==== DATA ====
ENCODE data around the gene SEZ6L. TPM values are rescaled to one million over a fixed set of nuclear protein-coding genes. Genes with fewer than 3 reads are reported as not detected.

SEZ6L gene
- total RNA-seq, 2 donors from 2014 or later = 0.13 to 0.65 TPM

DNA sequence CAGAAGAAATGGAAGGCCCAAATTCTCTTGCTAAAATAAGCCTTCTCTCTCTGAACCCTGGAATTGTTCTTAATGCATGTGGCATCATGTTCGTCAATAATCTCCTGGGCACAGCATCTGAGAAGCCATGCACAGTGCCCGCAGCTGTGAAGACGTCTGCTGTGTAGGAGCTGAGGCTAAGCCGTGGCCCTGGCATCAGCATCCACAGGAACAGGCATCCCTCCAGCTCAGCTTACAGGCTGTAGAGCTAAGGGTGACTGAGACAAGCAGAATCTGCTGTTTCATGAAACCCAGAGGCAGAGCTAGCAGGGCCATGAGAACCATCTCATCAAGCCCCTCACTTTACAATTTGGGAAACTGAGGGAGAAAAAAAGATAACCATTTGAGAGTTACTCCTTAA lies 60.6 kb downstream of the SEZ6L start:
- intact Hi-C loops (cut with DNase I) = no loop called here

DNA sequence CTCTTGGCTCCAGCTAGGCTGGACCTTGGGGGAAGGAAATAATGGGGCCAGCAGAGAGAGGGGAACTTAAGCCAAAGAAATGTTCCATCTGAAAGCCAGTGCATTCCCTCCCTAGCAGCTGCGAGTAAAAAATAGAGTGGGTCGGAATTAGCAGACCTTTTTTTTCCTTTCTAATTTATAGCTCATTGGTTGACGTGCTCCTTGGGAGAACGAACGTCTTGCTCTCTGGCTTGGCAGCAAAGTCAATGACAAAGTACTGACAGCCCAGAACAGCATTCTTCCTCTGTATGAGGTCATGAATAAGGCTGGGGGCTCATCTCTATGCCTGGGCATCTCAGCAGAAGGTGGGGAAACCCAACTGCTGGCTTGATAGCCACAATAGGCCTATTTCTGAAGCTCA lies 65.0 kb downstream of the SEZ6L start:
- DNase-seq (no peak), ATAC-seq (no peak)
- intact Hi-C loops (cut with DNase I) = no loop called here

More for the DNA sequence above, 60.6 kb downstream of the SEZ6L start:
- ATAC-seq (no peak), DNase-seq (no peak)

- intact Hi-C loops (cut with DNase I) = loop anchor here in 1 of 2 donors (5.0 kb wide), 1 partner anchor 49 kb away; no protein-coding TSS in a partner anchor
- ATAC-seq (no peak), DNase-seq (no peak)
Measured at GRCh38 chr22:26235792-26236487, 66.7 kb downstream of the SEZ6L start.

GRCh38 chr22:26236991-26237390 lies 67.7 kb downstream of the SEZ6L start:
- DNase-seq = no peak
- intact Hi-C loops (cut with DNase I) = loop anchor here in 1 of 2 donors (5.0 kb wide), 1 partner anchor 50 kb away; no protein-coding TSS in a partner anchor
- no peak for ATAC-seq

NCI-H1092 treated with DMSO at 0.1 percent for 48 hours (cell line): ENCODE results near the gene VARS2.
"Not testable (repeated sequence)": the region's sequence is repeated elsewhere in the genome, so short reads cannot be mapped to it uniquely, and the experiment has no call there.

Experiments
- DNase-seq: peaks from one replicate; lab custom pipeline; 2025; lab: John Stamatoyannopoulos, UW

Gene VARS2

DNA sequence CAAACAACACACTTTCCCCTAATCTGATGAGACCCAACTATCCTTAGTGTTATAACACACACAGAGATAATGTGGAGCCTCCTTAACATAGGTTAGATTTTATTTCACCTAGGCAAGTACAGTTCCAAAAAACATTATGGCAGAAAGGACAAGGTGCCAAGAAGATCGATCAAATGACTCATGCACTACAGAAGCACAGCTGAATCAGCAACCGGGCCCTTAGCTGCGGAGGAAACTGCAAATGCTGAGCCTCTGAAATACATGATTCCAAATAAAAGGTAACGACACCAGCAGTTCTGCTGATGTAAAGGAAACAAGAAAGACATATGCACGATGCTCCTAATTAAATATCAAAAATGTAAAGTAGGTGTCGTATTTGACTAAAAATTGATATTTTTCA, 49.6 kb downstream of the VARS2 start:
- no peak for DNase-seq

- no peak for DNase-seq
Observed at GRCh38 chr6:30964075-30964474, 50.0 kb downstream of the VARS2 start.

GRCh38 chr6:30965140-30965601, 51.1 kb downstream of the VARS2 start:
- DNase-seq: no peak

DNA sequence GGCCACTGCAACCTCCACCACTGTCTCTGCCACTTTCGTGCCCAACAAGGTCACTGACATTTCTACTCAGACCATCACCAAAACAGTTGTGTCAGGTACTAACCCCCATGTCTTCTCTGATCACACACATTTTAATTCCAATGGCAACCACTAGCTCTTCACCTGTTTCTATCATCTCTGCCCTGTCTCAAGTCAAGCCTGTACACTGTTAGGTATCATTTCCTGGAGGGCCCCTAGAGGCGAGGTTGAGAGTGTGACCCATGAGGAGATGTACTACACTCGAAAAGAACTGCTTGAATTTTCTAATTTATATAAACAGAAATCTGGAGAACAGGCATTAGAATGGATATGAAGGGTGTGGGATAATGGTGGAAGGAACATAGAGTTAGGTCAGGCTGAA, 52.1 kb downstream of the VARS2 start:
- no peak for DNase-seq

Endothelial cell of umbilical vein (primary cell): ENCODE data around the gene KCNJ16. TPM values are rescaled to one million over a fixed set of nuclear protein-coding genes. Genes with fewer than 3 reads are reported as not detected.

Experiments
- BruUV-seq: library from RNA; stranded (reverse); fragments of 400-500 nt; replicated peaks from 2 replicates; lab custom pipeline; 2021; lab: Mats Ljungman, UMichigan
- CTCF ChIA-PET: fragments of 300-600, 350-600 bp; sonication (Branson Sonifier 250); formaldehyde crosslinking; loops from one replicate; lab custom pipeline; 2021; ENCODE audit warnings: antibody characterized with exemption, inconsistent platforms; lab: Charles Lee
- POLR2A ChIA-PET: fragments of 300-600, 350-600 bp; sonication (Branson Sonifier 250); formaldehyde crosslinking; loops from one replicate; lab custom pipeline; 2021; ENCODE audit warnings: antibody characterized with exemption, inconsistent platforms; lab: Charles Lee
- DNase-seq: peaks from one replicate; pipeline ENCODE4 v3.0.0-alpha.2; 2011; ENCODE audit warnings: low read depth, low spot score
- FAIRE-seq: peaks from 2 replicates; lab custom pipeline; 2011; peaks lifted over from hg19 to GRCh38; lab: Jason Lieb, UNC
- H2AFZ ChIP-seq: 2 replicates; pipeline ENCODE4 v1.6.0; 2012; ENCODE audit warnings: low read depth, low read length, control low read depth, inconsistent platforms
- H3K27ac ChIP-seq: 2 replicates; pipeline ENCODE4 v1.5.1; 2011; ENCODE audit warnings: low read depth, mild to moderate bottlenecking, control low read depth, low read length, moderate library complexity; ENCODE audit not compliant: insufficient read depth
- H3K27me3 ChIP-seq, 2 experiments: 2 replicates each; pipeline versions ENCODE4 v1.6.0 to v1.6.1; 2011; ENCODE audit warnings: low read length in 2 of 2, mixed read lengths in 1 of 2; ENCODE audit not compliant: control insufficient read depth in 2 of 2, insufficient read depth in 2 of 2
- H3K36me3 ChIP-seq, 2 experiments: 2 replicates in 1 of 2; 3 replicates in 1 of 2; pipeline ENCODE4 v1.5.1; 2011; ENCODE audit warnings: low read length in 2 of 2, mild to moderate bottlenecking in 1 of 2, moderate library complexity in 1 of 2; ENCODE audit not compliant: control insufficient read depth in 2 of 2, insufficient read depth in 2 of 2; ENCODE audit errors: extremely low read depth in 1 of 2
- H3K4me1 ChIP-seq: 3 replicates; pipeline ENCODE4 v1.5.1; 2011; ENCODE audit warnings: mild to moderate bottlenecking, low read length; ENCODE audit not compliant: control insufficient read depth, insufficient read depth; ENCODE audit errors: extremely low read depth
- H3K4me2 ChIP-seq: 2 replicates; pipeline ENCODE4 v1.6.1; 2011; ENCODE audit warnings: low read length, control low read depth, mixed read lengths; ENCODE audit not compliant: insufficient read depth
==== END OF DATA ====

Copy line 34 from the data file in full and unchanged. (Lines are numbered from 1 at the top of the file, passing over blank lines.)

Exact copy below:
- CTCF ChIA-PET: fragments of 300-600, 350-600 bp; sonication (Branson Sonifier 250); formaldehyde crosslinking; loops from one replicate; lab custom pipeline; 2021; ENCODE audit warnings: antibody characterized with exemption, inconsistent platforms; lab: Charles Lee